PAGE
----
Sunday, August 25, 2013


Even though I couldn't get past the title, I read the review with an open mind.  Then I read it again; a close reading just to make sure I understood the premise and the process.  With a title like The Smartest Kids in the World And How They Got That Way, I knew I was in for a treat.  At the outset, let me confess that I detest the word smart.  There is something aloof about it.  It's nose in the air snooty.  It seems to imply that I know something you don't know.  I much prefer intelligent.  In face I strongly prefer intelligences.  There are at least 8 kinds, you know.  But it doesn't matter what I think, what matters here is that this new book with this publisher's dream title by Amanda Ripley, will spark a good deal of conversation.

"Smartest Kids" will take its place with all those comparison studies between the education offered and the education systems of the U.S. and, in this case, South Korea, Finland, and Poland.  If you want to find the education of American kids lacking, those are three good places to go.  In fact, as Amanda Ripley did, you can go all the way and embed American students into those systems and collected all the data that's fit to print.  She did that too.
It is hardly surprising that the U.S. doesn't measure up so well.  We know that we don't attract "the best and the brightest" (I detest that phrase too) to the teaching profession, but when contrasted with the highly respected teachers of Finland, or the 6 and 7 figure salaries of some South Koreans who profess to be teachers, we are really on another planet.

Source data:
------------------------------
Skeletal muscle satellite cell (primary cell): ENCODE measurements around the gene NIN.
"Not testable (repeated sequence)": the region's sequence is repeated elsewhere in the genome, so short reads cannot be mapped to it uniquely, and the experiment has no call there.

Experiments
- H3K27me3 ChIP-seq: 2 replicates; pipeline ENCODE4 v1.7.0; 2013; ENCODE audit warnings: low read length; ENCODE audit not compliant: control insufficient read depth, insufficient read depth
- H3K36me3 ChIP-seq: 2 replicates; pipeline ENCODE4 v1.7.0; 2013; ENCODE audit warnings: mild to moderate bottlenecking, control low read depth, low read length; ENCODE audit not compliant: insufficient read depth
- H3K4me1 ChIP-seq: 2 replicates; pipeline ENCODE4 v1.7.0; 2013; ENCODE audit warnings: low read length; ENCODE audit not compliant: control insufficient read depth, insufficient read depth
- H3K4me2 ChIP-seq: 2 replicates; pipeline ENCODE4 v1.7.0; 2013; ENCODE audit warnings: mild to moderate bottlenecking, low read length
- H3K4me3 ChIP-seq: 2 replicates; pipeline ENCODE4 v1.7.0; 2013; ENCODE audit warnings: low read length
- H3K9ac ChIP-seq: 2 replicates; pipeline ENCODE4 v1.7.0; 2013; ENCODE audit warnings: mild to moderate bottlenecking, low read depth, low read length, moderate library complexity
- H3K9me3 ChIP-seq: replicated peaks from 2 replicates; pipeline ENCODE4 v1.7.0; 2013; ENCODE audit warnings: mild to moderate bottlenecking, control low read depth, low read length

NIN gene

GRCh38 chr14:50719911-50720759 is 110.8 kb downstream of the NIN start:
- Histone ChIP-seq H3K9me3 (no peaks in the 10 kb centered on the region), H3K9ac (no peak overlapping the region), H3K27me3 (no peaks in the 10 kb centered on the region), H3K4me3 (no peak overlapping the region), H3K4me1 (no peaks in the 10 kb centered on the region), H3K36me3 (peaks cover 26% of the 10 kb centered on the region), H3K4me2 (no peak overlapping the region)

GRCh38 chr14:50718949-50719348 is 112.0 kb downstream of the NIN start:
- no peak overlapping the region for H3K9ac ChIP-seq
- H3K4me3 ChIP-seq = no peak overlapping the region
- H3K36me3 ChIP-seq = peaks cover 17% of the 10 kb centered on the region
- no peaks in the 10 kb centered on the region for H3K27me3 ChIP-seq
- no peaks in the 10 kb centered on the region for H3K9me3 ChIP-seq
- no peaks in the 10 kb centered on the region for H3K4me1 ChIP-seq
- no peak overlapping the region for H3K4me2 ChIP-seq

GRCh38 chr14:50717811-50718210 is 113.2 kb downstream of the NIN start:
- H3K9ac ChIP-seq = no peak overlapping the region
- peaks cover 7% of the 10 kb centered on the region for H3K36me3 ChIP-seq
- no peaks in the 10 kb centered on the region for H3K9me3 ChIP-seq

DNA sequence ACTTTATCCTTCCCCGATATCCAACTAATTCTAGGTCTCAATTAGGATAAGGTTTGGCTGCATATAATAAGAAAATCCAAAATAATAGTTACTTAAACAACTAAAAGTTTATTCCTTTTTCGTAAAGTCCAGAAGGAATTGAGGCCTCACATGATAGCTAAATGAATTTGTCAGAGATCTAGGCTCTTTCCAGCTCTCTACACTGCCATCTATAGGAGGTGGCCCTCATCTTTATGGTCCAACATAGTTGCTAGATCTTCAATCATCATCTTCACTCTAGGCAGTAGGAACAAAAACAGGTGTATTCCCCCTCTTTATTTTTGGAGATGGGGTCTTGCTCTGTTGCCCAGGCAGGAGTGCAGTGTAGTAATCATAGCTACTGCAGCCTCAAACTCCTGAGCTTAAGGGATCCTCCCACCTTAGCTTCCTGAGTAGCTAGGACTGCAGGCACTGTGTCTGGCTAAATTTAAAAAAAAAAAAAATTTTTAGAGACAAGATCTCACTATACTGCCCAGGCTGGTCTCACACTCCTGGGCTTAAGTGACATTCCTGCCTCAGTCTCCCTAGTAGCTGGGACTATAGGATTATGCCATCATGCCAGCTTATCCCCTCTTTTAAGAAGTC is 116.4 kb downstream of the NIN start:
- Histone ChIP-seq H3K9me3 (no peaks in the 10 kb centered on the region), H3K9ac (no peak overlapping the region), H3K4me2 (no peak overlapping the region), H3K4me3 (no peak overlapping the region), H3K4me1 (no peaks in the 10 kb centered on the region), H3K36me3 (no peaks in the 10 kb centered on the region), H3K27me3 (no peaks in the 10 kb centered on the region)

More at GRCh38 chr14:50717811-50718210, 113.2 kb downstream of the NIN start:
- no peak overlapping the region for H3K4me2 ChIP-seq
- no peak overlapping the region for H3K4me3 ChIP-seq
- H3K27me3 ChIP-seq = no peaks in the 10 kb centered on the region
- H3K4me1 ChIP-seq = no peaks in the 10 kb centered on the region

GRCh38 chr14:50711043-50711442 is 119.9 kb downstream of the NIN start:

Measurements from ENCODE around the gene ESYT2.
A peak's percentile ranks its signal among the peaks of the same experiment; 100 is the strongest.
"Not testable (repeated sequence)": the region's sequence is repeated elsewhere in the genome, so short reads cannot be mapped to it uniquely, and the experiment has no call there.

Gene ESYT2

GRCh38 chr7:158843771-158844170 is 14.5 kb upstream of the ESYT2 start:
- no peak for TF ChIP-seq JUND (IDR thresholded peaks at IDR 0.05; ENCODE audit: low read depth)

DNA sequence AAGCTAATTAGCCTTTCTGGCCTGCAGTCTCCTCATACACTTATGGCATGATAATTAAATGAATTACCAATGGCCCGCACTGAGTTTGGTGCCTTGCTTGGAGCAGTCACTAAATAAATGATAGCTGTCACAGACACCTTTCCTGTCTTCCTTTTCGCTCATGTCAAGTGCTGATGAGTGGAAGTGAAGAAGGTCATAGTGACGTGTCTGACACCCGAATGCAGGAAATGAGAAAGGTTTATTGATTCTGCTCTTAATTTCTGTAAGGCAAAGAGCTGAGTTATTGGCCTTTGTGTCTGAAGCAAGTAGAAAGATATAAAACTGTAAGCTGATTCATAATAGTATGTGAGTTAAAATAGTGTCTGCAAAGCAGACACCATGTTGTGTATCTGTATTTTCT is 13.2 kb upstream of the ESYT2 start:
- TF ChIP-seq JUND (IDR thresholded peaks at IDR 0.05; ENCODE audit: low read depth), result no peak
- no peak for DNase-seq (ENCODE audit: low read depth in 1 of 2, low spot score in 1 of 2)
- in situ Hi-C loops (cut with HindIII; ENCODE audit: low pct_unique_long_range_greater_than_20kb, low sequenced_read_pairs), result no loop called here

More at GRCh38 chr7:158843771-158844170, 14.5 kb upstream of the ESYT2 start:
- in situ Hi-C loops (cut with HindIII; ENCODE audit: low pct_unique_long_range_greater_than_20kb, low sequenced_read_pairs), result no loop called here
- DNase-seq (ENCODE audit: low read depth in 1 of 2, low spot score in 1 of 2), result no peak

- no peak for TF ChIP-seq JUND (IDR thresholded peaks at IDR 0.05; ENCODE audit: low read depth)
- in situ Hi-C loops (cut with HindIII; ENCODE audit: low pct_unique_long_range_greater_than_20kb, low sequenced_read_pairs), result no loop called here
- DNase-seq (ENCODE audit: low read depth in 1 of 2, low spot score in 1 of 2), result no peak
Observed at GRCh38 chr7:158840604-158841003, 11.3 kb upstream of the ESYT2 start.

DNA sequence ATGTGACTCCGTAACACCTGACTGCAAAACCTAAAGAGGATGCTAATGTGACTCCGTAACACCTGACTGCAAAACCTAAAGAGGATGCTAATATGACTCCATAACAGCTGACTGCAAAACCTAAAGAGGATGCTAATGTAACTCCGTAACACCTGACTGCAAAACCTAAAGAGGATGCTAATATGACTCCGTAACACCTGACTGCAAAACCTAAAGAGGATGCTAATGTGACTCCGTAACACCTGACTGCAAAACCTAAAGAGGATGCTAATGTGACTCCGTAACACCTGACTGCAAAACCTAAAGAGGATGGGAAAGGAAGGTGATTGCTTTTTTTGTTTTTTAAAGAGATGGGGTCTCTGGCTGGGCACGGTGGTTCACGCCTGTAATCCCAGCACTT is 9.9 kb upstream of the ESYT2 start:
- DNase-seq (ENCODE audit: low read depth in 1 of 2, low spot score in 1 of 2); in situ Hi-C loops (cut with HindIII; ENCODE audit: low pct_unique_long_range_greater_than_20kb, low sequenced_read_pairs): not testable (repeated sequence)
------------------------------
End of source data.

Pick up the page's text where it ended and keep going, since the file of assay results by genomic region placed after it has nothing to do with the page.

As you may know, it doesn't matter that the rigor these systems impose on their young is often mind numbing, if not inhumane, the author argues that this is what we want and need for our culture.  Is it?  As far as ethnographic studies go, the U.S. with its increasingly multicultural demographic doesn't compare too well with mono cultural societies.  One fascinating quote that comes from the NY Times review of this book quotes a British politician suggesting,"If you want the American dream, go to Finland."  Really?  I shutter to think what his definition of the American Dream might be.
When I think of the "Dream," I think of possibility, opportunity, an the consequences of working hard and valuing the achievement that results.  Sure, that's alive and well in Finland and South Korea, but is it really the same kind of accomplishment there as it is here?  Does immigration have something to do with it? Or the burdens of history that, when uncovered, are splattered with racism, xenophobia, and all too often all out violent terror?
If what it means to educate a child, or a person for that matter, involves data collecting, scores on tests, the kind of rigor that can cause rigor mortis then count me out.  It just isn't smart to treat people that way.  They might be the smartest kids in the world, but they probably are the most stressed out as well.

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